“Potty train your child in three days,” they said. “It’ll be easy,” they said. To all the special needs parents out there in their sixth month or sixth year of potty training, this post is for you!
My oldest son Owen has autism. The first time we tried to potty train him was just before he turned two. I was pregnant with my second child and due soon. I read an article on how to potty train your toddler in three days and thought it sounded like a lovely plan (insert eye roll here). We were going to have Owen potty trained before his baby brother arrived so we’d only have one child in diapers at a time. What a great idea, right?! I cleared our schedule for three days, determined to potty train my son. I was prepared to be unwavering and consistent in my approach.
The first time I sat him on the potty he acted like a pro pottier. He seemed to enjoy the praise and reinforcements. Very quickly the praise lost its luster and the behaviors began. Hell hath no fury like an autistic toddler who has been told it’s time to go potty. Screaming fits and meltdowns so loud and awful that I was worried the neighbors would call the police. The mere mention of the word potty would result in an absolute meltdown of epic proportions. This was before I knew anything about autism.
Taking my cue from the potty training manual, I was determined to stay in control. Refusing to give in to his tantrums, I’d carry him kicking and screaming to the bathroom, trying unsuccessfully to get him to sit on the potty. It was like trying to give a cat a bath. By the end of day one, Owen and I were both suffering from post traumatic stress disorder. The sound of the toilet flushing would make us jump. The fact that I was eight months pregnant and highly emotional myself didn’t help matters at all. It…was…awful. That night I waved the white flag, curled into a fetal position as much as my distended belly would allow and cried myself to sleep. I think sheer fear kept me from trying again for almost a year.
Then Owen turned three years old. Suddenly all of his peers, some even younger than him, were potty trained seemingly overnight, probably in three days the little brats. Here’s my kid running around the playground with a diaper sticking out of his pants. Feeling the unspoken pressure of having the oldest child in diapers on playdates we began potty training once again.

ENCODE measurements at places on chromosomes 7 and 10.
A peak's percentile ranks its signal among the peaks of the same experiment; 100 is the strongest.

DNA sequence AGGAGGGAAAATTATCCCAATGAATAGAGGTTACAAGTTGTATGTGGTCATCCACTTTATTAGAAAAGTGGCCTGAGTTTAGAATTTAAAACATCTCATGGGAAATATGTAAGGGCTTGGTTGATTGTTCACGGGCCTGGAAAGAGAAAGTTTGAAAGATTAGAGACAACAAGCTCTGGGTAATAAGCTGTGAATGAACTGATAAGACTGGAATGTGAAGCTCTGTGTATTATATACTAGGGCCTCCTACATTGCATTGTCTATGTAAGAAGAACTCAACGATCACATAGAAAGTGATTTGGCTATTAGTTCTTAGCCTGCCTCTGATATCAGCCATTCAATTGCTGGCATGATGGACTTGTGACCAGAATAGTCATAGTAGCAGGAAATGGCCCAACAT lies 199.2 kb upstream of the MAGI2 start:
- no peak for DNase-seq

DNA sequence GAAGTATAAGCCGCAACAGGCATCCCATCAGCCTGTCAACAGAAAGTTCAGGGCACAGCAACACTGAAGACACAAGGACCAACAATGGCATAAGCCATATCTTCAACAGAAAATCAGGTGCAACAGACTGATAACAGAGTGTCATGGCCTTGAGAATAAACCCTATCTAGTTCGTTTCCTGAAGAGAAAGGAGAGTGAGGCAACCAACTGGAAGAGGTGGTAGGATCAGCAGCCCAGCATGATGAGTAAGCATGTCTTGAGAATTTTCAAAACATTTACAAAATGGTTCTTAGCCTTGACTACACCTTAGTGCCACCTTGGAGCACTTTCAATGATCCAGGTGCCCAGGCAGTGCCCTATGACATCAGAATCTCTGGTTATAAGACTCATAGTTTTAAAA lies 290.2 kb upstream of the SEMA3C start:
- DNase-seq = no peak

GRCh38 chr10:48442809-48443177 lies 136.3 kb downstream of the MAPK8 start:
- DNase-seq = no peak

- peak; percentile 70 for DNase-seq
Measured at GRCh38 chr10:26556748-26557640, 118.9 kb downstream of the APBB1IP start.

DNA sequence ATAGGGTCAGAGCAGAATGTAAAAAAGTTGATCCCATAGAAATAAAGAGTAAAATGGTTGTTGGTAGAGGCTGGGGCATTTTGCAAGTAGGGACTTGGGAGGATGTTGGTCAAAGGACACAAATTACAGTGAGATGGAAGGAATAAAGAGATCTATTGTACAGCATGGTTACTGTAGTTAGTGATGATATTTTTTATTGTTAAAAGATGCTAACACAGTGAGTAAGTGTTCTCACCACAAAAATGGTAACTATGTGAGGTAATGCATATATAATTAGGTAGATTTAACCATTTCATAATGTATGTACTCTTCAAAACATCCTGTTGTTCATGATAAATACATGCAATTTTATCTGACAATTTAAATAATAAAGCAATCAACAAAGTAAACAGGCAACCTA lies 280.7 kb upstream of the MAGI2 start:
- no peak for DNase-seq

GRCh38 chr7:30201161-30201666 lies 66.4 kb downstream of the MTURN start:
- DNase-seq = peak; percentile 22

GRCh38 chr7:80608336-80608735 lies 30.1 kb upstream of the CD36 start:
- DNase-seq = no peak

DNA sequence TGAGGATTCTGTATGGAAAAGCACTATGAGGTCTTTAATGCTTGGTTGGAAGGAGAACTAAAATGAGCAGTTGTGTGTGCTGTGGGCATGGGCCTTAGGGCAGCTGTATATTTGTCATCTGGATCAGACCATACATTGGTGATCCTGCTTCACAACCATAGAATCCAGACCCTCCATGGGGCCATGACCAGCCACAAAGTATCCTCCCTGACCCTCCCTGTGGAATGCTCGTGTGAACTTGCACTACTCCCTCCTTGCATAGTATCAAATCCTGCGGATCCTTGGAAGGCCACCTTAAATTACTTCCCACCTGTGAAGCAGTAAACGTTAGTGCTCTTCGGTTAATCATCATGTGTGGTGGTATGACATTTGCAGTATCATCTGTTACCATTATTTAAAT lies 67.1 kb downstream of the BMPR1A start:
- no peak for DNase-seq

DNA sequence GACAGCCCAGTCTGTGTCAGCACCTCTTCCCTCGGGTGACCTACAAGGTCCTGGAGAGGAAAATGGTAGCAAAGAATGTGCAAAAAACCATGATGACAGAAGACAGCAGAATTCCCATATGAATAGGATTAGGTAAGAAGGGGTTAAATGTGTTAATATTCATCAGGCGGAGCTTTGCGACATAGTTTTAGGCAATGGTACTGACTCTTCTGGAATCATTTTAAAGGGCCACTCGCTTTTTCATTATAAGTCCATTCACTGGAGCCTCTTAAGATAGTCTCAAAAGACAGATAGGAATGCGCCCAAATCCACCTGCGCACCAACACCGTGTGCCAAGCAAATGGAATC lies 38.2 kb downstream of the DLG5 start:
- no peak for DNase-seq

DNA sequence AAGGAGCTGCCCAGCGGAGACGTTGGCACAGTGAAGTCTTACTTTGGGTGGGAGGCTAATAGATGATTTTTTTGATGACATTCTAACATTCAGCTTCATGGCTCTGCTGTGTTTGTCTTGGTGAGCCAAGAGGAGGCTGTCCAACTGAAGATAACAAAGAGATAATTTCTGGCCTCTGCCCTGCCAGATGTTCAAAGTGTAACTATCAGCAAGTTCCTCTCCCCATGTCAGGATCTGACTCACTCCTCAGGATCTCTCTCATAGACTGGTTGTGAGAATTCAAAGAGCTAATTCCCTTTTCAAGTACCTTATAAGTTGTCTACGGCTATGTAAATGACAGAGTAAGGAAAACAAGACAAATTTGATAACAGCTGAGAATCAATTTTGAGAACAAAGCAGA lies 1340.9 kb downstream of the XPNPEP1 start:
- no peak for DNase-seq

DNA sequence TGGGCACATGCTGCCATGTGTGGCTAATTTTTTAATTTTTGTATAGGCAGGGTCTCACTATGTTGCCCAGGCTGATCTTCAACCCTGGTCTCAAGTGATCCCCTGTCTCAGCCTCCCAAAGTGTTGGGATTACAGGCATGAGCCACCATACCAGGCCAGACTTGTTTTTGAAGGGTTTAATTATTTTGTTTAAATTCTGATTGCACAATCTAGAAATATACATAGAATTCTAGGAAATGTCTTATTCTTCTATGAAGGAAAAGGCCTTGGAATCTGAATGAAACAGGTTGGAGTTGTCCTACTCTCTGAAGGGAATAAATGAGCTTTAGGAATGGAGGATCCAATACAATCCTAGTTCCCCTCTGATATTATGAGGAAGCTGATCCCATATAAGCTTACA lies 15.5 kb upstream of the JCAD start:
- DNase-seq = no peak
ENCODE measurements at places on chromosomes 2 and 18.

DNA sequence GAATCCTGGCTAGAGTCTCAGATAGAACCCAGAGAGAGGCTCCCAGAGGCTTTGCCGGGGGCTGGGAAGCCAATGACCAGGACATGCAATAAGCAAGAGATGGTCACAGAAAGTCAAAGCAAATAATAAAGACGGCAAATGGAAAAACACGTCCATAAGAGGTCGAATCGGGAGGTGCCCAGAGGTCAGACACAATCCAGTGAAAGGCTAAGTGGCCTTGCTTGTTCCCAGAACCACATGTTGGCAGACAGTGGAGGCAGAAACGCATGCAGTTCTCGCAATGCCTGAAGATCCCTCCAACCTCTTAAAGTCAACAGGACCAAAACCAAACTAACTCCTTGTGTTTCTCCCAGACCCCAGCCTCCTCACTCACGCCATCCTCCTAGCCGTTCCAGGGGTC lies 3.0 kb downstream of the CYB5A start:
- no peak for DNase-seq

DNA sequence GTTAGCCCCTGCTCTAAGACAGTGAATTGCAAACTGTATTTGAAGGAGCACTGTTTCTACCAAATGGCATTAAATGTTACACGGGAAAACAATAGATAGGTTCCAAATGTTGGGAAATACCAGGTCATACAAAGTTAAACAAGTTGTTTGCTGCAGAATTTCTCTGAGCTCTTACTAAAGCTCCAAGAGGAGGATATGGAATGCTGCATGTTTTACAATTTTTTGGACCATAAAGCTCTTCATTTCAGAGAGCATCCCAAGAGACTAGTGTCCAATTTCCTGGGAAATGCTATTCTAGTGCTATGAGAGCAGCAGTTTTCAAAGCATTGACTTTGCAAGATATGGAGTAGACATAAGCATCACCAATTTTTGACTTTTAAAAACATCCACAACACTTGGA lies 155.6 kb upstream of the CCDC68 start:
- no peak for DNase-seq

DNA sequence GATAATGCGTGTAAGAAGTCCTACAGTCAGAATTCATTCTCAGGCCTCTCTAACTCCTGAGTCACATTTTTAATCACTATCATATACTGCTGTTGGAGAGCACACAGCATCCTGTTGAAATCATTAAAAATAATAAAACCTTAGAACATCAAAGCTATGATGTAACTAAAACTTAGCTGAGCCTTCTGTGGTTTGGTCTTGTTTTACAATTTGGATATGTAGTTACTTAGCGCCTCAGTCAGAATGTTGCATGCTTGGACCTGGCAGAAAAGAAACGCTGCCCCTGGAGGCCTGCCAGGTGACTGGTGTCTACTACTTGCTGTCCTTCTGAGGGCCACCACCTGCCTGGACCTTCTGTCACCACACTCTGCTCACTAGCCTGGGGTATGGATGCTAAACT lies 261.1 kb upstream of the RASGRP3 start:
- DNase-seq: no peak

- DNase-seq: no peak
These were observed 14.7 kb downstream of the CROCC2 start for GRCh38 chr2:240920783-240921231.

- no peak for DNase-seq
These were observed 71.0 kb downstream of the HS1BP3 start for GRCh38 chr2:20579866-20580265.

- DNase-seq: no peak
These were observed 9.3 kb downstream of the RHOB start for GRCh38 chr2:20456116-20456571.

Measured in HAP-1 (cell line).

This time he was willing to be in the same room as the potty. He’d even sit on it for a second or two. Determined I locked us in the bathroom together and planned to wait it out until he went potty. Twenty minutes later and bored out of his mind, he began running in circles. He grabbed the rim of the toilet, stuck his head in until the top of his hair got wet and yelled, “Hello, is there anybody down there?” Coming up for air, he grabbed the potty seat insert, put it on his head and started yelling, “You’ve got a potty on my head.” Meanwhile, I’m chasing him around, chattering a string of commands, none of which he could hear or understand in his manic state. What a rookie! I was so unprepared. Over the next year we would have several starts and stops to our potty training. None ending successfully.
Shortly after Owen turned four he began waking most mornings with a dry diaper. It alarmed me at first, was he dehydrated? I couldn’t believe it. I guess the time had come to seriously try potty training again. A little wiser myself, I began researching potty training for autism, printing out potty training social stories, watching YouTube videos on potty training and talking to my son’s therapists. For weeks before pulling the potty training lever we would watch cartoons and read books about going potty. I marked the day we would start again on his visual calendar and talked a lot about it.
Potty training day had finally arrived and I felt armed and ready. I arranged for the grandparents to watch Eli in the mornings for a few days so I could focus on Owen. I had my basket of reinforcements, a picture schedule taped to the wall and his choice of his very own potty chair or potty insert. He loved the picture schedule and would follow the directions perfectly, a little too perfectly. There was no timetable for each step, so he would race through it like a speed pottier never stopping long enough to actually make a deposit. He was unable to sit on the potty for more than three seconds. Phew. Day one down. I was shaken but still standing.